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The Budget - Instant Reaction

8th Jul 2015
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 In theory at least, George Osborne's second 2015 Budget should have been the most interesting and exciting since 1997.

As every reader will realise, this is the first time that a single party government has introduced its thoughts on the country's finances since Gordon Brown did so in 1997. 

No longer can the Chancellor of the Exchequer blame the Lib Dems for every bad policy but, as a corollary, he can also do exactly what he and his party want without the fetters of those wishy-washy lefty types who until a couple of months ago occupied so many offices around him at the Treasury. 

It may not be entirely coincidental but this is also the day on which London Underground workers decided to start a strike over working hours and pay. 

Mr O does not like to make things easy. He not only has no money to play with but to make the game more complicated, his leader invented metaphorical handcuffs by promising not to increase the rates of income tax, NIC or VAT for the duration of this Parliament. 

At the same time, the Government seems intent on cutting inheritance tax and corporation tax. 

Where then will we find the money that the country so desperately needs to balance the books?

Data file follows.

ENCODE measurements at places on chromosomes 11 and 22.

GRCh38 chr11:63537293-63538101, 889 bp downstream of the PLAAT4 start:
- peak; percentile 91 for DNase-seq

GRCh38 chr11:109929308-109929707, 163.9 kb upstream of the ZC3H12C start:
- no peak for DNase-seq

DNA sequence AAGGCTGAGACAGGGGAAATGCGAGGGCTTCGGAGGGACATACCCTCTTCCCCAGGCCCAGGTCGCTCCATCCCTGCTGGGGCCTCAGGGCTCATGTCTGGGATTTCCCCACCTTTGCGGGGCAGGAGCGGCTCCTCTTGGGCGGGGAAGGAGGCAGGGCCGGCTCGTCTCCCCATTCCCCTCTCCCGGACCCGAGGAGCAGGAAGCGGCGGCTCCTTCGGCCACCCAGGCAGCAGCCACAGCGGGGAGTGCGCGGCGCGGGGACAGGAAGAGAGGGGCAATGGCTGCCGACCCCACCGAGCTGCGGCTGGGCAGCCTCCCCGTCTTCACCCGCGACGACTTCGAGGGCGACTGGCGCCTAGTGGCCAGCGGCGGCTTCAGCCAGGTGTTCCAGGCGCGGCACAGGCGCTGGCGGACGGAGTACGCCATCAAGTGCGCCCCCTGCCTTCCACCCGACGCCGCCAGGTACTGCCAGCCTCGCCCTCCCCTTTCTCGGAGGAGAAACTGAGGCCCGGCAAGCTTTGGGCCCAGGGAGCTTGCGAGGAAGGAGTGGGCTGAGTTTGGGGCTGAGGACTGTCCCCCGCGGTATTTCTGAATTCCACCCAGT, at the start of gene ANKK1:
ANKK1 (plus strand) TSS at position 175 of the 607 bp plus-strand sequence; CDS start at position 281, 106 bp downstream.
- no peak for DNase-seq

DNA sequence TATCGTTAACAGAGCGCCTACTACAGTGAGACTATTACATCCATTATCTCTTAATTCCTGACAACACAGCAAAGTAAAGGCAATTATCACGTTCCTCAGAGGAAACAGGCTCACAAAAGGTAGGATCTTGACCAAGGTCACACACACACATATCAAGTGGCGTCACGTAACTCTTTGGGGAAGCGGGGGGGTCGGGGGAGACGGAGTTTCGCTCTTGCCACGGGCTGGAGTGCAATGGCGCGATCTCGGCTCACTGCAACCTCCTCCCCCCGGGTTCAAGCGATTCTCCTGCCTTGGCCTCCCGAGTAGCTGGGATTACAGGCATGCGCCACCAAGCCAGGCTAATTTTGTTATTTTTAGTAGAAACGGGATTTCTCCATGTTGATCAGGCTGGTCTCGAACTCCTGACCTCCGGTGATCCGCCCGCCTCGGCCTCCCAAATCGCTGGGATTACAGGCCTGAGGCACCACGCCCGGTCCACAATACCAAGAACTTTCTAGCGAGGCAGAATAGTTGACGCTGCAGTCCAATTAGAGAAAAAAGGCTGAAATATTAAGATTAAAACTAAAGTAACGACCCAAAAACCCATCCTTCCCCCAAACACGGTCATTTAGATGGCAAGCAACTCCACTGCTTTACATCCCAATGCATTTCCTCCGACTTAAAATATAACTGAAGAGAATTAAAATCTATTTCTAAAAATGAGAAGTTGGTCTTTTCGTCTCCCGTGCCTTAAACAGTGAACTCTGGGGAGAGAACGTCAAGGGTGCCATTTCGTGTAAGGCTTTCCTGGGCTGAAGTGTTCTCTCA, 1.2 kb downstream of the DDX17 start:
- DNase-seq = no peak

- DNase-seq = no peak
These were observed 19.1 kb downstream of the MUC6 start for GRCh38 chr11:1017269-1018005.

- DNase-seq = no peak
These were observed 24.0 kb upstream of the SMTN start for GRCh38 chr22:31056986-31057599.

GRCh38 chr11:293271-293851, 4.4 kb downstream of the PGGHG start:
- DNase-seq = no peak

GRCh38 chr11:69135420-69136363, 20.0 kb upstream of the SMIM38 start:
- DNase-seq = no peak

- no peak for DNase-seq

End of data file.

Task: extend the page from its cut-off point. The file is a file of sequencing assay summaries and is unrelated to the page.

This is a Budget for working people. So said the Chancellor in his introduction but it wasn’t too apparent thereafter. 

There is an attack on poorer students, which seems a little cynical and might make them into working people. Calling a loan in place of a grant “support” is also a fresh use of the language. 

On the tax front, there was very little new and changes for very long-term non-doms for example are much milder than might have been the case. This could be an area that is revisited in the future though. 

There is a swathe of measures to cut £12bn from those on benefits. 

That is not the whole story, since as Boris Johnson pointed out, apparently seriously, while the poor are having their benefits cut, it would still be possible to reduce the highest rate of income tax for the very richest in society. Even in the knowledge that the London mayor might be the next leader of his party, Mr Osborne bravely resisted such a proposal, at least this time. 

On the plus side, the long term goal is for the income tax threshold is increasing to £12,500 and the 40% rate to £50,000 but oh so slowly. 

The £1m IHT exemption sounds good for the wealthy at least, depending on how it operates. One problem is that this is being paid for out of pension tax relief, which will hit many who are already struggling to provide for retirement.